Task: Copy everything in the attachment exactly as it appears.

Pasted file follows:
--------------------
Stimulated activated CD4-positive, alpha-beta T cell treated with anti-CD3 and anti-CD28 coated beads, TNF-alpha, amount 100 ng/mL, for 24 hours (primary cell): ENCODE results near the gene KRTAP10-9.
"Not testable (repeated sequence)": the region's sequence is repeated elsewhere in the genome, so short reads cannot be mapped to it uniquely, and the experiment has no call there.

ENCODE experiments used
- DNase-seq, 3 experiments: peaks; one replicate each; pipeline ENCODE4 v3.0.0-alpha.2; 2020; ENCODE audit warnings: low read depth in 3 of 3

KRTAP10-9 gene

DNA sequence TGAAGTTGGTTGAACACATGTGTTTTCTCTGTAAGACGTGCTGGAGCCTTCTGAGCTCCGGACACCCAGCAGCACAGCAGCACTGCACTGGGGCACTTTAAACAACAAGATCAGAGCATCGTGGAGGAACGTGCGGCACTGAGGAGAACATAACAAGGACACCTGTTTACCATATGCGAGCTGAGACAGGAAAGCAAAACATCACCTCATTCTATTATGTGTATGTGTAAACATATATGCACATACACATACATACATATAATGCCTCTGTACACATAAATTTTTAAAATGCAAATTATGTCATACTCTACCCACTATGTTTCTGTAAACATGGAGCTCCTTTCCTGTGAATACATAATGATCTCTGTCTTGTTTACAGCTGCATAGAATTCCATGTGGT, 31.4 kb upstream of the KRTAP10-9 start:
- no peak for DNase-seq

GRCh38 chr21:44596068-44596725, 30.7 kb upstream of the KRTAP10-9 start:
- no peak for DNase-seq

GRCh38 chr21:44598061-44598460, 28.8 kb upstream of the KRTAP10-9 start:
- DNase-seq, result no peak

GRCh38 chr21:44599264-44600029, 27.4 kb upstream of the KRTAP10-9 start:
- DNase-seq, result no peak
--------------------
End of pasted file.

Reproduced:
Stimulated activated CD4-positive, alpha-beta T cell treated with anti-CD3 and anti-CD28 coated beads, TNF-alpha, amount 100 ng/mL, for 24 hours (primary cell): ENCODE results near the gene KRTAP10-9.
"Not testable (repeated sequence)": the region's sequence is repeated elsewhere in the genome, so short reads cannot be mapped to it uniquely, and the experiment has no call there.

ENCODE experiments used
- DNase-seq, 3 experiments: peaks; one replicate each; pipeline ENCODE4 v3.0.0-alpha.2; 2020; ENCODE audit warnings: low read depth in 3 of 3

KRTAP10-9 gene

DNA sequence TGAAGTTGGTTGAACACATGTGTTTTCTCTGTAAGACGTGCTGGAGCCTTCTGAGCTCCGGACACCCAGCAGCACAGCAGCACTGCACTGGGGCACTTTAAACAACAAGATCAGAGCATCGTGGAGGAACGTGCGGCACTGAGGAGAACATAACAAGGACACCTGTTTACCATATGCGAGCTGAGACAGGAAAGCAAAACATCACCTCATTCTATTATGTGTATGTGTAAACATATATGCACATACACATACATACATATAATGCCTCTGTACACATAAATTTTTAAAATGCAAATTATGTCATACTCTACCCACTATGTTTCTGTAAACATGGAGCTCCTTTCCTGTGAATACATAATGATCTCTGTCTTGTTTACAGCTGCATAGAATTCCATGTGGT, 31.4 kb upstream of the KRTAP10-9 start:
- no peak for DNase-seq

GRCh38 chr21:44596068-44596725, 30.7 kb upstream of the KRTAP10-9 start:
- no peak for DNase-seq

GRCh38 chr21:44598061-44598460, 28.8 kb upstream of the KRTAP10-9 start:
- DNase-seq, result no peak

GRCh38 chr21:44599264-44600029, 27.4 kb upstream of the KRTAP10-9 start:
- DNase-seq, result no peak